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Thursday, 7 November 2013

The 'seven day matter'

I wonder if any folk remember during the early 80's whole tranches of folks being withdrawn from, some for minor indiscretions during J.H.Symington's regime.

These 'seven day matters' as they were known related to 1 Corinthians 5 I recall.


3 comments:

  1. Oh yes, remember it well. There were loads of folk all chucked out for a minimum of 7 days so as to 'clear the assembly' of matters. It was new teaching from JHS based around 1 Corinthians 5. If you had ever committed any of the listed crimes in verse 11, you had to get disciplined, do the walk of shame, and grovel your way back in. It was horrendous, people were slung out left right and centre. Also, some quite old folk were punished for stuff they had done decades before. In our town it all seemed to be about raising historical sexual activities. Sometimes people had their 'sins' revealed in front of their children and grandchildren for the very first time ever - highly embarrassing and humiliating. If these things happened in a public place or were executed by a charitable organisation it would probably be illegal - but they weren't. They took place in an Exclusive Brethren compound.

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  2. I have been trying to remember the details. I think that the "7 day matter” may have been connected to, but a slightly different thing from, the "1 Corinthians 5 issue". Both were teachings of Symington, which he introduced at a very similar time (1980-1981), so were possibly somewhat entangled with each other.

    The 7DM was based on the Levitical teachings on leprosy and was the minimum time required for the assembly to cleared of the sin. I also remember it being said at the time that Assembly Discipline “needed to be felt”.

    The 1C5 issue was to “Remove the wicked person from amongst yourselves.” If a member was to have committed any of the listed sins, they would need to be Withdrawn From (not just Shut Up), whether or not the wrong-doer had previously confessed, or previously been forgiven. It was made public even if it was sexual in nature, if years had passed, or if children (often relatives or grandchildren) were present. The statutory minimum period of Assembly Discipline was 7 days in accordance with the 7DM teachings. Under this new teaching we were told that those who had previously been forgiven, but had never been under discipline, had to endure it so as to “clear The Assembly".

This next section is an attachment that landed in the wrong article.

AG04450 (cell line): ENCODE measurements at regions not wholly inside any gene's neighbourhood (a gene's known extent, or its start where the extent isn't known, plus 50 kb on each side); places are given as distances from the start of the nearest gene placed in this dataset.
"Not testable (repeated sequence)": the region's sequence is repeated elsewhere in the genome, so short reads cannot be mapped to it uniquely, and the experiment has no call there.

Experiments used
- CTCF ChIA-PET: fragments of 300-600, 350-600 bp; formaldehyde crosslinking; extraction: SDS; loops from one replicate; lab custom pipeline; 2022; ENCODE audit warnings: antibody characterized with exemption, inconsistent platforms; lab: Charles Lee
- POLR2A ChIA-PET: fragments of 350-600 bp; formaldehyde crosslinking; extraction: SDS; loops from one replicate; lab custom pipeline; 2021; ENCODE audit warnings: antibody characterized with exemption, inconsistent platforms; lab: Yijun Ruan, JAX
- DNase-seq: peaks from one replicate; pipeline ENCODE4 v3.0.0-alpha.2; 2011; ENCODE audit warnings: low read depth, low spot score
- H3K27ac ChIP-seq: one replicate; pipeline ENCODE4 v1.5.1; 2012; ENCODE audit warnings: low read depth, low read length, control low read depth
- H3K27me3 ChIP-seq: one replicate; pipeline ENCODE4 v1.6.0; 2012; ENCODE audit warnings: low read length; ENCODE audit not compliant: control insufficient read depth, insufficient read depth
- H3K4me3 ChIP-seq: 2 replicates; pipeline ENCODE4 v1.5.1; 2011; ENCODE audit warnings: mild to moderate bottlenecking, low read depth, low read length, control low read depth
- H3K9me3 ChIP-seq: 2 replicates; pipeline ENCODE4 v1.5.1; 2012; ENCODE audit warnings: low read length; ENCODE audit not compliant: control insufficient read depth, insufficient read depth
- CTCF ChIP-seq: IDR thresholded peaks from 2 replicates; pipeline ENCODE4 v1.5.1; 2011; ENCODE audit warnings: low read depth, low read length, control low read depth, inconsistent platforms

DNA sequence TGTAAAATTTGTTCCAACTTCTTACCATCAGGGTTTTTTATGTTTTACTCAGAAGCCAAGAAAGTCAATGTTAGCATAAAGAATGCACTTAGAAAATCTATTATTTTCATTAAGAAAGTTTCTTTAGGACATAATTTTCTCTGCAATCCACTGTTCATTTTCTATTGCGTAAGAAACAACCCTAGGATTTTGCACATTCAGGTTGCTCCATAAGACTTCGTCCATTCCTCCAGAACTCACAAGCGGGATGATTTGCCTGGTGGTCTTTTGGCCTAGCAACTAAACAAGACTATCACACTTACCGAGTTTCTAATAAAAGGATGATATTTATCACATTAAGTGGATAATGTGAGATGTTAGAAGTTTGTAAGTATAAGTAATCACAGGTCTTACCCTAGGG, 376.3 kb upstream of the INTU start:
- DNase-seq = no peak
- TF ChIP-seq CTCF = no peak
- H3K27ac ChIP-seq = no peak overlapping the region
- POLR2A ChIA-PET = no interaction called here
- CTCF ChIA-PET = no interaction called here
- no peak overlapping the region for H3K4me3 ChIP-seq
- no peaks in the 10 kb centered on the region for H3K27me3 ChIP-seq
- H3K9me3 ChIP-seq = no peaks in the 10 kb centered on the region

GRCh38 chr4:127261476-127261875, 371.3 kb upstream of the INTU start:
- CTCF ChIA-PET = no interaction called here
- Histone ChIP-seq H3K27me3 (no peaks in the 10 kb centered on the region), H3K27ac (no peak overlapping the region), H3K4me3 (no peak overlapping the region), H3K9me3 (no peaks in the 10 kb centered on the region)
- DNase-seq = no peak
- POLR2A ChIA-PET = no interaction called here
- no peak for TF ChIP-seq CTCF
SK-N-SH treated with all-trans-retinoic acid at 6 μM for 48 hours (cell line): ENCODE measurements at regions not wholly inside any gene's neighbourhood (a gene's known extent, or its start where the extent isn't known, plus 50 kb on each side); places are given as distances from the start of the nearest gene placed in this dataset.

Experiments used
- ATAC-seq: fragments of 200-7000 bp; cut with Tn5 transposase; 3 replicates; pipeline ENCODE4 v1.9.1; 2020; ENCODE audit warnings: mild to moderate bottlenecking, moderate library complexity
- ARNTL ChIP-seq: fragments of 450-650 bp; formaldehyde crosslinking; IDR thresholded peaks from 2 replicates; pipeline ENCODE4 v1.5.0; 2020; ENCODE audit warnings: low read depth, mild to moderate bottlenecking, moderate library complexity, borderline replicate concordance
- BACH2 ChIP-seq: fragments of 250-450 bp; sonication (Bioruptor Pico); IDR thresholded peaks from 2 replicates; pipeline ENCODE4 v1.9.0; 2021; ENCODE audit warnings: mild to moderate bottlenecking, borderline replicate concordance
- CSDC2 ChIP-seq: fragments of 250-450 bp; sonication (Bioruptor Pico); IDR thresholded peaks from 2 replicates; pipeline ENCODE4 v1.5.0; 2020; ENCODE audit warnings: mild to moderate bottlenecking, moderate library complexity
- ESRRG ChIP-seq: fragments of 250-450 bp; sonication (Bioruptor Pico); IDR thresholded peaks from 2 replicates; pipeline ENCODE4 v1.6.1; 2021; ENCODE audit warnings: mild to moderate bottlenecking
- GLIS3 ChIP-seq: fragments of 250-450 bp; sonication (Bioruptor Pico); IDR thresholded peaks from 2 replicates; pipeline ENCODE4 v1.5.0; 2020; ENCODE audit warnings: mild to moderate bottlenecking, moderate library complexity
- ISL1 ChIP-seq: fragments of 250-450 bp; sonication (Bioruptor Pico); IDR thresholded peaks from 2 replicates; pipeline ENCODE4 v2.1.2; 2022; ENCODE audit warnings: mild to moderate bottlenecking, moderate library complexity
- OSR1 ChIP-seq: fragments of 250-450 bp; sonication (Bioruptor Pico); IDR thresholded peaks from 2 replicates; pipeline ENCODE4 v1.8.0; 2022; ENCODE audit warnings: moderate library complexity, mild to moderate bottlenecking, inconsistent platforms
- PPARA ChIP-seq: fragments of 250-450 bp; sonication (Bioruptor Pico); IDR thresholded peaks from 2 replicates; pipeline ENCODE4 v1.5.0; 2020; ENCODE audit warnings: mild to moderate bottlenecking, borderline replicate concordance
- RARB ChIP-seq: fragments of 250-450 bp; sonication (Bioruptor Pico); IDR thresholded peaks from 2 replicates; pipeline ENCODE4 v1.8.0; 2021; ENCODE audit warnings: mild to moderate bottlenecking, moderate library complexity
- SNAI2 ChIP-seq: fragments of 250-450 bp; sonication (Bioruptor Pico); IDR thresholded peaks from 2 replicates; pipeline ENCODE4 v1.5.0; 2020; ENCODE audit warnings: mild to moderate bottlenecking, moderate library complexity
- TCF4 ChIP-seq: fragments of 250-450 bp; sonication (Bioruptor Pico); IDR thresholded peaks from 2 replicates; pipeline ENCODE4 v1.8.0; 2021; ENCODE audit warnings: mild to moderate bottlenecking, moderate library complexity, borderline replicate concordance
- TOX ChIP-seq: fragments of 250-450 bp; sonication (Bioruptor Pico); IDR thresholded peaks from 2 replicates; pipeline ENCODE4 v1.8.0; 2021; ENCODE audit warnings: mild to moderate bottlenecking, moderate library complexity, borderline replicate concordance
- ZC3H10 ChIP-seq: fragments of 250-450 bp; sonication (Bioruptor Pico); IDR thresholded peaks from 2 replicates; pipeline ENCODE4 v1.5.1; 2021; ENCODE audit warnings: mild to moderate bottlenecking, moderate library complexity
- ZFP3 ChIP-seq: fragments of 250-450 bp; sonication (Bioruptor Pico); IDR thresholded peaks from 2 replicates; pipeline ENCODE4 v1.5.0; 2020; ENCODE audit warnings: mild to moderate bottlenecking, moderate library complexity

Also, at around the same time, there was a confession bonanza. I think that this was also slightly separate (probably a bit earlier) from the 7DM and 1C5 issue. People were confessing to all sorts of wrong-doings. There was a period when after each Tuesday night (ministry meeting) there would be several brethren (often in tears) confessing to something - it seemed to have a momentum of its own. “I voted at school for a Head Pupil”, “I gave to a worldlie charity”, “I watched a cycle race on TV in a shop window”, “I once described a leading brother as looking like Donald Duck” (and that one was not made up), etc. Then the event of the Royal Wedding had its effect on the brethren. Many had watched part of the ceremony on TV in shop windows and were Shut Up for 7 days. Some localities were nearly completely depleted as the majority of brethren had either watched some TV or attended some worldlie celebrations.

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  3. Can anyone define the difference between a 'matter' and an 'issue' ? Did 'matter'=shutting up and 'issue'=withdrawn from? It's so long ago I can't remember! Who gives a toss anyway?!

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